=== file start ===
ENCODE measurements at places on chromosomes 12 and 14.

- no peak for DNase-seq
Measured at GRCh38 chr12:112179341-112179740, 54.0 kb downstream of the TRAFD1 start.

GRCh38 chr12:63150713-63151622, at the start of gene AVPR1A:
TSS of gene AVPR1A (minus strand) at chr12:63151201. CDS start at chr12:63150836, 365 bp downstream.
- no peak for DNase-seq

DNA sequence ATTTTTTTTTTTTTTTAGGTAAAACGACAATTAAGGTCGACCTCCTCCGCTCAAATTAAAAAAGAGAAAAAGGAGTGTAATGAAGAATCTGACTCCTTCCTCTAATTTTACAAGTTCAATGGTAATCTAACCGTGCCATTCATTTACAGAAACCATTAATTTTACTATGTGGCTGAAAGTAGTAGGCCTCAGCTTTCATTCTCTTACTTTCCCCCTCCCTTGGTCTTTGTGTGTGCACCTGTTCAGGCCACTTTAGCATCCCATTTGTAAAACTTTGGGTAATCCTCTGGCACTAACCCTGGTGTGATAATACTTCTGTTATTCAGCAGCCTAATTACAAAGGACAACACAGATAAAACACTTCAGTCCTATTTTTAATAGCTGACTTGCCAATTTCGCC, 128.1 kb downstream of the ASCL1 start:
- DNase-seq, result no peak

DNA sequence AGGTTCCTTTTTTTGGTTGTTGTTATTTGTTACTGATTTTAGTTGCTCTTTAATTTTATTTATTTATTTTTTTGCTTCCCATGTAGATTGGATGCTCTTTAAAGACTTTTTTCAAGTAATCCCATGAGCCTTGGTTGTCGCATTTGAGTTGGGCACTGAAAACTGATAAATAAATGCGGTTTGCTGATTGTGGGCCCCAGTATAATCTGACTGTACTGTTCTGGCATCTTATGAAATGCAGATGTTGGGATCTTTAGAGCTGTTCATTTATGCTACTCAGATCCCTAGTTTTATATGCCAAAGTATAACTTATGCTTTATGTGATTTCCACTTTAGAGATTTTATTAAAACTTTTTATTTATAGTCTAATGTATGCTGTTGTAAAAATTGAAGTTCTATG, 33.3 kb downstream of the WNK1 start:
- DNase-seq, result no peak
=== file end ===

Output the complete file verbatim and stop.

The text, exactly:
ENCODE measurements at places on chromosomes 12 and 14.

- no peak for DNase-seq
Measured at GRCh38 chr12:112179341-112179740, 54.0 kb downstream of the TRAFD1 start.

GRCh38 chr12:63150713-63151622, at the start of gene AVPR1A:
TSS of gene AVPR1A (minus strand) at chr12:63151201. CDS start at chr12:63150836, 365 bp downstream.
- no peak for DNase-seq

DNA sequence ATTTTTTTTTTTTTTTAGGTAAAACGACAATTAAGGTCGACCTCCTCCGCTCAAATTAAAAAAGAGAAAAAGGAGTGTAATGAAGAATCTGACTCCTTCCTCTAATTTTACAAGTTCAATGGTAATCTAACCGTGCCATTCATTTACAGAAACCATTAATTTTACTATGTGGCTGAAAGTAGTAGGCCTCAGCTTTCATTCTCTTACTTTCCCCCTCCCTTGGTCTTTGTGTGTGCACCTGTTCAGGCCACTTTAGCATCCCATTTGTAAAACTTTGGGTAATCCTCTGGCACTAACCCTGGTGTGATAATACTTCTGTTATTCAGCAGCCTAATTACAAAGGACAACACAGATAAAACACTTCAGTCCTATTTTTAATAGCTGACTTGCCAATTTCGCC, 128.1 kb downstream of the ASCL1 start:
- DNase-seq, result no peak

DNA sequence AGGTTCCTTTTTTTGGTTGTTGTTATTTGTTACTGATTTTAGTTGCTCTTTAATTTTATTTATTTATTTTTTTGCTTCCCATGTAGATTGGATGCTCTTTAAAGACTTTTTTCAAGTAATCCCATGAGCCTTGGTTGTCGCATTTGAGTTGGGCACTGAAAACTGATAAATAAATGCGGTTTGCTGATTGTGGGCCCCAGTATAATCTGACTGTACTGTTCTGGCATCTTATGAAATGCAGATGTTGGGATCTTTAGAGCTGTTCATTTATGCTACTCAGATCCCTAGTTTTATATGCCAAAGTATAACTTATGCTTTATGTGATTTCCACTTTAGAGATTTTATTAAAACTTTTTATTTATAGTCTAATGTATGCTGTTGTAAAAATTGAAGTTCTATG, 33.3 kb downstream of the WNK1 start:
- DNase-seq, result no peak